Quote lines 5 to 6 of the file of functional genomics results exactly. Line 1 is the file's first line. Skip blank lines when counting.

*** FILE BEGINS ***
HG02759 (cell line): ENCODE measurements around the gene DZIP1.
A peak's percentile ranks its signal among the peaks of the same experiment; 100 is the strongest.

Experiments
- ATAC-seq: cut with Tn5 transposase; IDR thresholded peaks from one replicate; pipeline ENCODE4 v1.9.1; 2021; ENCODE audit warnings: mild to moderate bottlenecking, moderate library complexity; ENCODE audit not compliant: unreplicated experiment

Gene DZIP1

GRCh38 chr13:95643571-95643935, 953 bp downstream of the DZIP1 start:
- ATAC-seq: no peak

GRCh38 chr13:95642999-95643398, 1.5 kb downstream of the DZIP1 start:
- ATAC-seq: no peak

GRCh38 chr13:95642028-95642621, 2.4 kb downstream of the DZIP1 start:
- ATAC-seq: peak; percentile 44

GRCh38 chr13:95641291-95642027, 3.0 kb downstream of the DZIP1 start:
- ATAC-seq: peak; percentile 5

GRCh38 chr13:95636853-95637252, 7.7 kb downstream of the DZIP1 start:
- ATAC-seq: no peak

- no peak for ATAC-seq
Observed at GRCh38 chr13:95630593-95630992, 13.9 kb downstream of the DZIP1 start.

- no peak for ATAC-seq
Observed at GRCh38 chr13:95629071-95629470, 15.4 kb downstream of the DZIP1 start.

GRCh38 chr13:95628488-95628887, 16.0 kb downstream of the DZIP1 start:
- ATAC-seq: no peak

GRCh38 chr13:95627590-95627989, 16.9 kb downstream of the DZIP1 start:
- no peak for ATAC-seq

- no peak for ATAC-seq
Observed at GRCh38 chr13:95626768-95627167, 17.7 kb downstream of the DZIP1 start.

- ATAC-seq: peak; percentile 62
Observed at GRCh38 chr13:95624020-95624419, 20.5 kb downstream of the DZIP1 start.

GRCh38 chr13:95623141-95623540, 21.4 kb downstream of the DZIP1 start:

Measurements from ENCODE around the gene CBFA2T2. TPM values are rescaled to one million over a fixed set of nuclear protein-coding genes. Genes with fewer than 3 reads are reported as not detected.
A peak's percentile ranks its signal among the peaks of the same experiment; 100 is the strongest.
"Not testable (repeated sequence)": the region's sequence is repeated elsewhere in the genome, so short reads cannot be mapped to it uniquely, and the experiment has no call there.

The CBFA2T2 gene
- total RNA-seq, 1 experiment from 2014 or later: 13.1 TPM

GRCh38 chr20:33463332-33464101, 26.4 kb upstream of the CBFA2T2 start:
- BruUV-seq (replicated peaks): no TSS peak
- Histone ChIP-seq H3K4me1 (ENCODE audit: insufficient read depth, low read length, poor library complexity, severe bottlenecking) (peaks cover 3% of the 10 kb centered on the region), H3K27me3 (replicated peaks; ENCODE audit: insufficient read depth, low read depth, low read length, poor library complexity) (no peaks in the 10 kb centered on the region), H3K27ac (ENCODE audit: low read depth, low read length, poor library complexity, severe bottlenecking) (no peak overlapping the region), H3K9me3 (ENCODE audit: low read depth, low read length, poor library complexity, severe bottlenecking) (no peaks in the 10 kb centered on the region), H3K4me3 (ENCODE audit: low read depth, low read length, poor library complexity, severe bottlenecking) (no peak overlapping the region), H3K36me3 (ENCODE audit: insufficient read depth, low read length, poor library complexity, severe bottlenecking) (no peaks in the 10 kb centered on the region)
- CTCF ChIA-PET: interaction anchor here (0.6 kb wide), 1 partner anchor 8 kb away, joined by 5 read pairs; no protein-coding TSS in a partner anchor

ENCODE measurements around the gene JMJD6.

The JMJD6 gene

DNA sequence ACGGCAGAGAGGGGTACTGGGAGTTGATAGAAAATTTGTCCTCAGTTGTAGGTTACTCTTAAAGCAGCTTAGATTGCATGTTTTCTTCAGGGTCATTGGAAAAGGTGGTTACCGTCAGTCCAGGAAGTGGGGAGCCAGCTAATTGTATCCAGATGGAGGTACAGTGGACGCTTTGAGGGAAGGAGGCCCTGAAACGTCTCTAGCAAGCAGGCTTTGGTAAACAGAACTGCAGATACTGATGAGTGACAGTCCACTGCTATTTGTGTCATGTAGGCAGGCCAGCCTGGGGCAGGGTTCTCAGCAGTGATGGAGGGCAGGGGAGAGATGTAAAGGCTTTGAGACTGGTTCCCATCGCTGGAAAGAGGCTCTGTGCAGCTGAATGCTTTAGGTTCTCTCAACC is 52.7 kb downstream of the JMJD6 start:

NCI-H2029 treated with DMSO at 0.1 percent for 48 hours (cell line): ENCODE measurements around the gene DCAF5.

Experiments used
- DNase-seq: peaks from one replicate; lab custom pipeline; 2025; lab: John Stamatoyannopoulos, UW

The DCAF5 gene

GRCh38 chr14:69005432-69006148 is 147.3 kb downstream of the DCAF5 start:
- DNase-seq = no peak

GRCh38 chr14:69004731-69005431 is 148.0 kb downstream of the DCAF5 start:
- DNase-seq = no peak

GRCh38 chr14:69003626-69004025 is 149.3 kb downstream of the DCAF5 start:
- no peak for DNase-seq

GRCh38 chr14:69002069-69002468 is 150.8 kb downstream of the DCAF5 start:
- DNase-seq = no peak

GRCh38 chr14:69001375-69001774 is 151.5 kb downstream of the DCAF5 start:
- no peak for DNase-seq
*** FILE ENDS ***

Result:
Gene DZIP1

GRCh38 chr13:95643571-95643935, 953 bp downstream of the DZIP1 start: